Calls are logged using software provide by Royal Blue – it seems to be about as prolific as Remedy over here. Every user has an assigned machine name, a three letter abbreviated location designation followed by a three number machine designation, i.e. HWD001 for a machine based in Hinchley Wood. All machines are subject to a pretty stringent desktop policy, which means they can’t change or fiddle with much – which makes support really easy. Users cannot do much else other than use the applications installed on their machine; things like the desktop picture can’t be changed. Every machine also has SMS 2.0 client software installed on it so if there is a problem we just look up there machine number and connect and take over (when it works, SMS is quite dodgy at times). Users are only ever given standard User rights on their machine and their user profile is stored on a server – there are six regions so the profile is stored and accessed from the nearest regional server. Each user also has an U(ser) drive where all of there documents and email (Exchange personal folders) are stored, again stored on the nearest regional server.

The ISSC takes all calls for systems related problems and if we can’t solve it we either log it to ourselves to work on or pass it on to the relevant IT group. The ISSC also looks after the complete account management cycle – we create accounts using NT User Manager for Domains, Exchange Management Tool, and Cluster Administrator and by creating folders on the various shares in explorer. The ISSC also does server checks morning and night and manages backups and recovery (kind of like doing the Operators job from Waikato as well). This means I’m still learning stuff all the time, which is good. It also helps that all the desktops and laptops are provided by one company, Dell – if we need to fix a machine it is either replaced by Dell or we do a complete system reinstall from a Ghost image – 99% of the users files will be on their profile of home shares so they aren’t dependant on an individual machine.

The people on the IS Service Centre are all friendly – there are five of us in total – one of whom was away on holiday for the first two weeks and another who doesn’t take ISSC calls. Trillium (now Land Securities Trillium after a takeover) are in the midst of moving to Windows 2000 – the whole company will be moved to mostly new machines with Windows 2000 installed over the next few months.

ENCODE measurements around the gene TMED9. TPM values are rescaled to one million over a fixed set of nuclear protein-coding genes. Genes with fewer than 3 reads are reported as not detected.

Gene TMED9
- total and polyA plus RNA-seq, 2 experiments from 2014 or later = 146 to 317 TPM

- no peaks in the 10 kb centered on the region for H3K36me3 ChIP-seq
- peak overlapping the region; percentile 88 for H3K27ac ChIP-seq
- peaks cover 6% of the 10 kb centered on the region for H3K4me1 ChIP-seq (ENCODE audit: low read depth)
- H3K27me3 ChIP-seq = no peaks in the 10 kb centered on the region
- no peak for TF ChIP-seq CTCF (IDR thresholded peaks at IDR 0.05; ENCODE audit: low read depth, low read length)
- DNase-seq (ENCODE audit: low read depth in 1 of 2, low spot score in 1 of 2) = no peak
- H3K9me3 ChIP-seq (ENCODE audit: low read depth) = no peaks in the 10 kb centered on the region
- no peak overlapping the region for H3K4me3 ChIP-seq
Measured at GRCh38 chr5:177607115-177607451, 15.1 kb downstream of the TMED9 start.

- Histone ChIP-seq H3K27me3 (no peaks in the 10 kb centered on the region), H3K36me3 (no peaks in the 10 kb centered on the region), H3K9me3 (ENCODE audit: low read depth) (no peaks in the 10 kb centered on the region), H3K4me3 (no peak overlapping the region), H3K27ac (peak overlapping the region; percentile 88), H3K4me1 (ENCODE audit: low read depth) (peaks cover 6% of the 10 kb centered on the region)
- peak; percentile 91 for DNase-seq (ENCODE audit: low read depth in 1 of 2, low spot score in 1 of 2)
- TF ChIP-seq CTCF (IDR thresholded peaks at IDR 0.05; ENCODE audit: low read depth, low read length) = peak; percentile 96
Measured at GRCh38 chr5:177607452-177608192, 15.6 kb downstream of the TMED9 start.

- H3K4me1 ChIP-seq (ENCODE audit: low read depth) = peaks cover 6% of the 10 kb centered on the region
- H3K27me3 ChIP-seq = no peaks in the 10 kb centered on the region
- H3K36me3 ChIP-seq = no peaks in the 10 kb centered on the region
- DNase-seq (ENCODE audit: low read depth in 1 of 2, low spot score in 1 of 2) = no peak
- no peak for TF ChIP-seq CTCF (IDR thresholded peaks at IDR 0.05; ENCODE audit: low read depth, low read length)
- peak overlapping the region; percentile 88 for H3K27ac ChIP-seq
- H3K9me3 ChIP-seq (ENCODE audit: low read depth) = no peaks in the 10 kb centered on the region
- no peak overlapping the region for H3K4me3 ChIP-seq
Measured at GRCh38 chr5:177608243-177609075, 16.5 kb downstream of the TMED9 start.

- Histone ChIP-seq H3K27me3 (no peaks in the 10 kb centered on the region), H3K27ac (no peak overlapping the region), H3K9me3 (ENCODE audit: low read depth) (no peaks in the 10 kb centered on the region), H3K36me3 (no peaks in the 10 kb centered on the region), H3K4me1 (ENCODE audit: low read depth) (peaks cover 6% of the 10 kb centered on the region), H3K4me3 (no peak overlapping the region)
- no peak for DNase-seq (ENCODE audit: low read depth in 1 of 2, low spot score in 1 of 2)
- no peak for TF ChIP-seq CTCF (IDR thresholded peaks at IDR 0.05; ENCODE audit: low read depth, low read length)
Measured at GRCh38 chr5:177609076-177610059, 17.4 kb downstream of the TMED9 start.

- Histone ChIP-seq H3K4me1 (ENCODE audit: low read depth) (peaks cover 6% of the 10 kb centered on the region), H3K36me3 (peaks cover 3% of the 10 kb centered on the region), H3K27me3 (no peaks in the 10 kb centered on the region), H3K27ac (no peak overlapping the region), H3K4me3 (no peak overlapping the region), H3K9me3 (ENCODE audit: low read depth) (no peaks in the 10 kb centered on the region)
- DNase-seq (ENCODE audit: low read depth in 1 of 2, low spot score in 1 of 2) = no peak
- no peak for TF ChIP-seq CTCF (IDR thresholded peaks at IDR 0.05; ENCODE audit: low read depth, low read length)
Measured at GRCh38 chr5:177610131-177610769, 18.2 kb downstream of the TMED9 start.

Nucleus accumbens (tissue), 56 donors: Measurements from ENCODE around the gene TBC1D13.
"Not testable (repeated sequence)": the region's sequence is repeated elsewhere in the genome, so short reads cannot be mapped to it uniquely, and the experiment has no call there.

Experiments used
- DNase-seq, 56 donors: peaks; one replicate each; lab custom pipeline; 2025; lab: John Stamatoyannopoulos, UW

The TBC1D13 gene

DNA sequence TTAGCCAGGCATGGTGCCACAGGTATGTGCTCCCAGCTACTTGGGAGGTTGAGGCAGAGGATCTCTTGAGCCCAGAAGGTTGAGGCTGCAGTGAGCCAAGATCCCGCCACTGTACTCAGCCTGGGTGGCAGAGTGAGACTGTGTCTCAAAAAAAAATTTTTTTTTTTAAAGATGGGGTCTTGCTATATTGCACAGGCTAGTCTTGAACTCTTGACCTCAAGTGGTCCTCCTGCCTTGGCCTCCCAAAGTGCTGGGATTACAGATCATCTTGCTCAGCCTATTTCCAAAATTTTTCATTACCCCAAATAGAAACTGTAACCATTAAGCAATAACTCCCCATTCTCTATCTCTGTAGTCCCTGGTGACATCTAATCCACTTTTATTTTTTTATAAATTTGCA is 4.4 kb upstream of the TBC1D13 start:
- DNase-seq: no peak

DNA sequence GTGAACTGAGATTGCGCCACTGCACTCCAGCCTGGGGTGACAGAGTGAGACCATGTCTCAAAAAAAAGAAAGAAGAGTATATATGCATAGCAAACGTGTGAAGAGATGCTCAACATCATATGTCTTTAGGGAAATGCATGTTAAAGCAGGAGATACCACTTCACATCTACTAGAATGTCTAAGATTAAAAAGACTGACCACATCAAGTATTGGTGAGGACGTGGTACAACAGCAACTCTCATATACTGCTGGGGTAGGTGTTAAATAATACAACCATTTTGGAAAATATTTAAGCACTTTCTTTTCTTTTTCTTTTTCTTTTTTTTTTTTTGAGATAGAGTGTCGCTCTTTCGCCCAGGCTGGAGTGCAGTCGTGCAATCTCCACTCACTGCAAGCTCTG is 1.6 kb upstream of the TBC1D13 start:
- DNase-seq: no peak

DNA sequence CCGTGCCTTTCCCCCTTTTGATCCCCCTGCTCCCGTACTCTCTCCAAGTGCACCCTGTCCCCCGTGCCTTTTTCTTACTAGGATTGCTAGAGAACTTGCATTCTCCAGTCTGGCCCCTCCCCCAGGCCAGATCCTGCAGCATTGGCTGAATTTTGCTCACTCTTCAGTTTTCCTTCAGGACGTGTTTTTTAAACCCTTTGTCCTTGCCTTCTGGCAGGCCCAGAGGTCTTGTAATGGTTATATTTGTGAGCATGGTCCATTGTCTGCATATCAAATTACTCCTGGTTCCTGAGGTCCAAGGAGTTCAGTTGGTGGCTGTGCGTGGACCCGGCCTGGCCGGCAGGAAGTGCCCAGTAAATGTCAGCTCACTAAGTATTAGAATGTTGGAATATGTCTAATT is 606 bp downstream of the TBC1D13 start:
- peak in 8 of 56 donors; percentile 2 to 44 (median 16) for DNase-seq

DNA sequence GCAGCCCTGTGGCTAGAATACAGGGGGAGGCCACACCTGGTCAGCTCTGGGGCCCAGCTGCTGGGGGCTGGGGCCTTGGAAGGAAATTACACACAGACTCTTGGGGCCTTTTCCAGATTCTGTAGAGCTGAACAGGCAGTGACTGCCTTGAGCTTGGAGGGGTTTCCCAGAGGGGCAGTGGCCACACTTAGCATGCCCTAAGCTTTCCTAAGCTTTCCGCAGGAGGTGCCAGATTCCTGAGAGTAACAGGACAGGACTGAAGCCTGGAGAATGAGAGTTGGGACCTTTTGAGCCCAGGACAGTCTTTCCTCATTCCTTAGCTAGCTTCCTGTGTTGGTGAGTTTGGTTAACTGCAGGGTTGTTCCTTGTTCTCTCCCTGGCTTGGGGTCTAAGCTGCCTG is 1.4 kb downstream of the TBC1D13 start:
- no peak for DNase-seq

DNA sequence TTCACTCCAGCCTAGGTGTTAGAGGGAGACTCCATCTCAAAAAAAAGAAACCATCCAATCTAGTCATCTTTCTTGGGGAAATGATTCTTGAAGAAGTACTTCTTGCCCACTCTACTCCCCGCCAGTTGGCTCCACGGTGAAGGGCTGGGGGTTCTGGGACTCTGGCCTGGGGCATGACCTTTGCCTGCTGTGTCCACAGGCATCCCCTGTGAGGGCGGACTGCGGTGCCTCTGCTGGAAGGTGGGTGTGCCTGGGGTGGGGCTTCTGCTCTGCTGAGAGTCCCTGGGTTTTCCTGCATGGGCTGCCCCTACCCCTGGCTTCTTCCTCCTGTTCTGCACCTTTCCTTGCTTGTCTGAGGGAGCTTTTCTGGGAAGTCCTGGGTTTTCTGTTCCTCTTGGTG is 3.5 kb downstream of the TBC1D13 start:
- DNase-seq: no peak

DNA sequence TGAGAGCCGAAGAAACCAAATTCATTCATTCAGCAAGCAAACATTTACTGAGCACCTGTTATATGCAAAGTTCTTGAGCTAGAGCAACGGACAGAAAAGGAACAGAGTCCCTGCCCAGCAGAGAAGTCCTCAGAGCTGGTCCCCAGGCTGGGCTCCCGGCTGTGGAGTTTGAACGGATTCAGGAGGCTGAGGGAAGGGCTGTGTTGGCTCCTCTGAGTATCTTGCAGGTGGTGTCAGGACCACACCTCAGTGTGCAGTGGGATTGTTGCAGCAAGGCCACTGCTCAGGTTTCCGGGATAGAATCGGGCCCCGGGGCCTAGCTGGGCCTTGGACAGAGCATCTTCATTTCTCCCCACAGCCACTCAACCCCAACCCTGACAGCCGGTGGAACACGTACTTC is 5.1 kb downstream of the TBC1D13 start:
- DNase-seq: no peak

Anyway, enough of me, over to Keryn’s experience’s. As I write Keryn doesn’t yet have a job after five weeks of looking. I suspect it’s because she doesn’t have a full work permit – or the market is a little slow at the moment. Anyway, she keeps applying and gets the odd call. Apparently the contract market is really slow at the present – one agency was saying that highly experienced contractors are dropping their rate in half just to get work. She has started looking for permanent positions also; some agencies won’t help because of the visa situation. If she still doesn’t have any luck in a couple of weeks, she will start looking for office work as well.

We’ve also done the requisite weekend trips and we seem to be going to the movies a lot. The cheap night at the cinema in Wood Green is Tuesday, where an adult ticket is £3, and a deluxe ticket is £4, we generally try to get seats in the deluxe theatre ’cause it really nice – the seats recline, there’s lots of leg room (Karyn with her legs outstretched can just touch the chair in front), the theatre has it’s own bar, and you can order food i.e. dinner and they will bring it to your seat.

Mummy Returns – Really enjoyed it, similar feeling to the first movie but more special effects. A sequel that is better than the first.